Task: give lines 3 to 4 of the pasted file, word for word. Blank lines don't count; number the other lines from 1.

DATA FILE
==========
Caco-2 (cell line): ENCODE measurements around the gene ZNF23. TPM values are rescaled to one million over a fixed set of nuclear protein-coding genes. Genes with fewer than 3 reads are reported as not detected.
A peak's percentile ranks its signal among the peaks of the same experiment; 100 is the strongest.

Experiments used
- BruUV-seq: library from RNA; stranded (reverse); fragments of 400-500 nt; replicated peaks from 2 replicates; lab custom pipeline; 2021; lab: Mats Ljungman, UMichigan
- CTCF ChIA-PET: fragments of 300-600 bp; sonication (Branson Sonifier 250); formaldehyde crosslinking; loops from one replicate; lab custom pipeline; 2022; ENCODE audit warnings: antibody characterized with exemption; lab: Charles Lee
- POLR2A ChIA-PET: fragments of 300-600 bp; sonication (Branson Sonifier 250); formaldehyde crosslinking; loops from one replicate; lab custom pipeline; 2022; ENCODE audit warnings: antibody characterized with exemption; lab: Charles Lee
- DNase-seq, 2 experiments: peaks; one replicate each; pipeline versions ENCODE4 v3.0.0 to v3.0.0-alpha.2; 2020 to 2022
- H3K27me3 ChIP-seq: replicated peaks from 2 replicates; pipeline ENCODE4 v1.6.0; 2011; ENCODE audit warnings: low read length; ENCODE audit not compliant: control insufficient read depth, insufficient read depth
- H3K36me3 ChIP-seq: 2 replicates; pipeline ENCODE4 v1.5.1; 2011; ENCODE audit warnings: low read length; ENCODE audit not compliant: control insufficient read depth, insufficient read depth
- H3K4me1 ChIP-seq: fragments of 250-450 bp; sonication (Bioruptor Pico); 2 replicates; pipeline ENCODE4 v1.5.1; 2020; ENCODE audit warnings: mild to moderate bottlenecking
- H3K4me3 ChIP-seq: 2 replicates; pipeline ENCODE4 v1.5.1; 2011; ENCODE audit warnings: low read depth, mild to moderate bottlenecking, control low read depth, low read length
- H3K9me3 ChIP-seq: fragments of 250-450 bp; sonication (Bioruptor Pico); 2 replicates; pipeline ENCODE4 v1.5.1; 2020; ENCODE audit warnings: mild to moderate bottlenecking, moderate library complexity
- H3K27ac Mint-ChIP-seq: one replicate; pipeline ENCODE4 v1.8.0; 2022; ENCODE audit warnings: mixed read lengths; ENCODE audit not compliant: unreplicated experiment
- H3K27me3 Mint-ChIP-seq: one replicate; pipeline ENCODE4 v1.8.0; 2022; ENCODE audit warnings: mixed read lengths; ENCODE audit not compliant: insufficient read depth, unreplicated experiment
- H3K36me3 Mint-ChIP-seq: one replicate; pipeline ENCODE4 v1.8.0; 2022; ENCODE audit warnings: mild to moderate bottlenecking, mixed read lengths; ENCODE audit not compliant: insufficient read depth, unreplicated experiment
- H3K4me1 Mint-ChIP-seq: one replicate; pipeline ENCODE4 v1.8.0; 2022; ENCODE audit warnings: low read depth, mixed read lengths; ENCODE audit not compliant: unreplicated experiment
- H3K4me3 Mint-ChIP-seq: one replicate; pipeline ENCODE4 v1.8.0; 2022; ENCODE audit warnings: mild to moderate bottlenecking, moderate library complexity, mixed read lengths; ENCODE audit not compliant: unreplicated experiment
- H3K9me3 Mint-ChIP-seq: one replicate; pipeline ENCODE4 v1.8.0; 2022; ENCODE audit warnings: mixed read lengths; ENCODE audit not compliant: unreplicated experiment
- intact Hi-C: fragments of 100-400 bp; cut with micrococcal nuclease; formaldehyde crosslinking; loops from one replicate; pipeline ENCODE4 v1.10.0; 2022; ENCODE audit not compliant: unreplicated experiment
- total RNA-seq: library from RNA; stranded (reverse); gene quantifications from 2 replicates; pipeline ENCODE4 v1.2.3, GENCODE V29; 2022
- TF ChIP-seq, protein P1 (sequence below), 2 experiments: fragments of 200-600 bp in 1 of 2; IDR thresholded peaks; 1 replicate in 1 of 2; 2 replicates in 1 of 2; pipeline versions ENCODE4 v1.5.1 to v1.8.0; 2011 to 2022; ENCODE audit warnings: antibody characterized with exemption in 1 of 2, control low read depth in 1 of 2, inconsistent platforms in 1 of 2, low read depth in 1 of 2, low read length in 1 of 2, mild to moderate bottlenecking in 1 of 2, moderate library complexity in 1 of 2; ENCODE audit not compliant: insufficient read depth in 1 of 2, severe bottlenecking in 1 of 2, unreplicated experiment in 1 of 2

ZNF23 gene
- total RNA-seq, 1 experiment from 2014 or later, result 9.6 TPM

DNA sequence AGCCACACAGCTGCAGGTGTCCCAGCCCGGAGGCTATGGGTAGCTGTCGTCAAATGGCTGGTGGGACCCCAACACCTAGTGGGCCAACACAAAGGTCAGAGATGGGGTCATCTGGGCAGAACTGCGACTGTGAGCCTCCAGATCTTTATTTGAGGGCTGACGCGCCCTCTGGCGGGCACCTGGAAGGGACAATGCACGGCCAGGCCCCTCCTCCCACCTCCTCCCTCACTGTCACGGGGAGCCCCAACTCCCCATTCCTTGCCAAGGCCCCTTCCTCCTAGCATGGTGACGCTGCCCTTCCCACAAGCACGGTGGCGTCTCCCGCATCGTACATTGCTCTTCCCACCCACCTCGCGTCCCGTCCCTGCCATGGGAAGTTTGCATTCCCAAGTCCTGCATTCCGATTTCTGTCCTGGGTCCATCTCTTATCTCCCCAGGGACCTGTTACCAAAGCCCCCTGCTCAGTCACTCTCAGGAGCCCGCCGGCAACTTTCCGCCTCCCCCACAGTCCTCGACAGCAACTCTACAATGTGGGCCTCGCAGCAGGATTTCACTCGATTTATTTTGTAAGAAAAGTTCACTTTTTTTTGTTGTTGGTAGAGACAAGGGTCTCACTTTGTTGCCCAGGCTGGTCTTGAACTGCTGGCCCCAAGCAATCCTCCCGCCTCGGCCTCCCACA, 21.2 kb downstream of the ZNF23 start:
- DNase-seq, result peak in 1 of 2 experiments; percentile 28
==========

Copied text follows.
Experiments used
- BruUV-seq: library from RNA; stranded (reverse); fragments of 400-500 nt; replicated peaks from 2 replicates; lab custom pipeline; 2021; lab: Mats Ljungman, UMichigan